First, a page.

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The aid industry’s blindness to terror

An Israeli court finds that the NGO World Vision’s Gaza manager aided and abetted Hamas.

Members of Saraya al-Quds, the military wing of Islamic Jihad, take part in a military parade in Gaza City on Jan. 5, 2022. Photo by Atia Mohammed/Flash90.
Members of Saraya al-Quds, the military wing of Islamic Jihad, take part in a military parade in Gaza City on Jan. 5, 2022. Photo by Atia Mohammed/Flash90.
Yona Schiffmiller. Credit: Courtesy.
Yona Schiffmiller
Yona Schiffmiller is director of research at NGO Monitor.

A verdict issued by Israel’s Beersheva District Court on June 15, which convicted the aid organization World Vision’s Gaza manager Muhammad el-Halabi of a series of security-related offences, revealed many of the fundamental problems plaguing the humanitarian aid industry. The court described in stark terms how Halabi used his position to bolster Hamas’ military capabilities and pay salaries to its fighters, all under the guise of humanitarian assistance to vulnerable Gazans.

The court determined that, while heading the NGO’s Gaza operations, Halabi aided Hamas in a variety of ways, including diverting World Vision building materials to Hamas military installations, doling out World Vision funds to the group’s fighters and securing equipment for terrorists.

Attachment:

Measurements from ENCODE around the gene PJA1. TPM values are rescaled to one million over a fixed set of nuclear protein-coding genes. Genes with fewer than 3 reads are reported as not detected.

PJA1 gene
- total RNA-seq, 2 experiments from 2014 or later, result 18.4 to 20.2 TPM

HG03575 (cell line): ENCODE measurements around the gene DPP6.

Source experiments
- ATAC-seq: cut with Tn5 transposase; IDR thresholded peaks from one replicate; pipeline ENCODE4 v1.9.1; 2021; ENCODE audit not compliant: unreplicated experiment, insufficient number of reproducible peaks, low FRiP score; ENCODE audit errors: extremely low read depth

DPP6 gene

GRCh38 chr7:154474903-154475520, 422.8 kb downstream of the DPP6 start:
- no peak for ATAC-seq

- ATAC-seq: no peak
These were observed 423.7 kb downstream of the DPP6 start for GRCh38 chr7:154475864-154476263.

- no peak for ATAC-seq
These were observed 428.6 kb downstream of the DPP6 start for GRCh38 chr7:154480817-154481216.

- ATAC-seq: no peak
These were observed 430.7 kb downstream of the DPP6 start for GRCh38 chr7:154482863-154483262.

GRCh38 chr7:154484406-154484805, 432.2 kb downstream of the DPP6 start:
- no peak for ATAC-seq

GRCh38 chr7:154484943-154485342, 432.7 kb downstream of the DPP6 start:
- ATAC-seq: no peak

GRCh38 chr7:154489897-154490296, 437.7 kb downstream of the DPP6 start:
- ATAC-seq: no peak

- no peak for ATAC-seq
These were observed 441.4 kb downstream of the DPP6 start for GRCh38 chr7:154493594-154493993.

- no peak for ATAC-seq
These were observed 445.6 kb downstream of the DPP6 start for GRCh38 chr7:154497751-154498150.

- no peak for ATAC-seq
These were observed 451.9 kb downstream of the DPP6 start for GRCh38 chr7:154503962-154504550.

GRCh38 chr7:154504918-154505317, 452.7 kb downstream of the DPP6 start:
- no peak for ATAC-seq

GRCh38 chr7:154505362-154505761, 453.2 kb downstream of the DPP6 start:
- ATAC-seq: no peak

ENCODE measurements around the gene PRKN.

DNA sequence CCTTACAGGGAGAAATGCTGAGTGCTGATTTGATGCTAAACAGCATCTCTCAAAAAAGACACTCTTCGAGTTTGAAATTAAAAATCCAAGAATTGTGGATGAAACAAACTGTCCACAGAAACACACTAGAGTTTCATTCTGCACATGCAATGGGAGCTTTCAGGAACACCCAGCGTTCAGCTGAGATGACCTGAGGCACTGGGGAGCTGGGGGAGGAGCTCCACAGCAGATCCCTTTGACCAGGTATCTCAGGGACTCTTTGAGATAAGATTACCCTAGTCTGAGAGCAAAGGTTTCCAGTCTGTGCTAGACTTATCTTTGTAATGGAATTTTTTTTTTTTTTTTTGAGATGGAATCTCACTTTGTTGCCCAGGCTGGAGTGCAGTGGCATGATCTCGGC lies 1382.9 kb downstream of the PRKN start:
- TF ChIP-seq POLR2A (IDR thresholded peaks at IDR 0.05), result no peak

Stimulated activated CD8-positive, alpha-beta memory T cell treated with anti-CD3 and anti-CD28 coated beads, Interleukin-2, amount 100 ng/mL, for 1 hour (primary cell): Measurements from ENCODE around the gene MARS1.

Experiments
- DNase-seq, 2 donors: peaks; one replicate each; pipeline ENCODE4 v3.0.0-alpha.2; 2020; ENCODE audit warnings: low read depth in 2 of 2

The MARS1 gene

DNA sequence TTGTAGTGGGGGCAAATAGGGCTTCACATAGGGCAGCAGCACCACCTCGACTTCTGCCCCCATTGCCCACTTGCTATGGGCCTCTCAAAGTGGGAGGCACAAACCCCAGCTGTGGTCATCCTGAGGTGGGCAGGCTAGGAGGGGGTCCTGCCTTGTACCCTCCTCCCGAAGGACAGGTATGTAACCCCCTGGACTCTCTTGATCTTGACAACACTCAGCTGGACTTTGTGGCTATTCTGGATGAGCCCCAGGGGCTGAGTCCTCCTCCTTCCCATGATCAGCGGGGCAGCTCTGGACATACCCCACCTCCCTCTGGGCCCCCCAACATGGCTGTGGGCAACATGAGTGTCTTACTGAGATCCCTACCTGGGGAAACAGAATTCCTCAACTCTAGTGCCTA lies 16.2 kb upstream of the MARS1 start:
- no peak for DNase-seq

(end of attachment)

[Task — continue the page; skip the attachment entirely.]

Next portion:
The Halabi case highlights the ease with which an aid agency can be taken over by a terrorist organization. Due to Halabi’s position and the lack of effective supervision of World Vision operations in Gaza, his fraud and diversion of funds and equipment to terrorists were easily hidden. For example, an outside auditor would see vouchers provided to eligible Gazans, but did not know that recipients were armed Hamas members. Similarly, an auditor would identify equipment and materials that had been issued to construct a hothouse, but did not know that the structure was built to hide Hamas tunnels.

Even given such difficulties, the Israeli court’s verdict found World Vision’s monitoring woefully lacking, labelling it “remote control oversight.”

Frighteningly, World Vision’s one genuine attempt at responsible oversight was thwarted. According to the verdict, in 2015 a Gaza-based accountant for World Vision informed the organization about his concerns regarding the diversion of funds to Hamas. He was fired and then interrogated by Hamas. Halabi had a copy of the interrogation on his personal computer.

The Gaza affair was not the only terror-related World Vision scandal in recent years. In December 2020, the U.S. Senate Finance Committee published a memo detailing its investigation into the partnership between World Vision and a U.S.-designated terror organization—the Islamic Relief Agency (ISRA). The Finance Committee document notes that ISRA has “an extensive history of supporting terrorist organization [sic]”—such as Hamas—“and terrorists, including Osama Bin Laden.”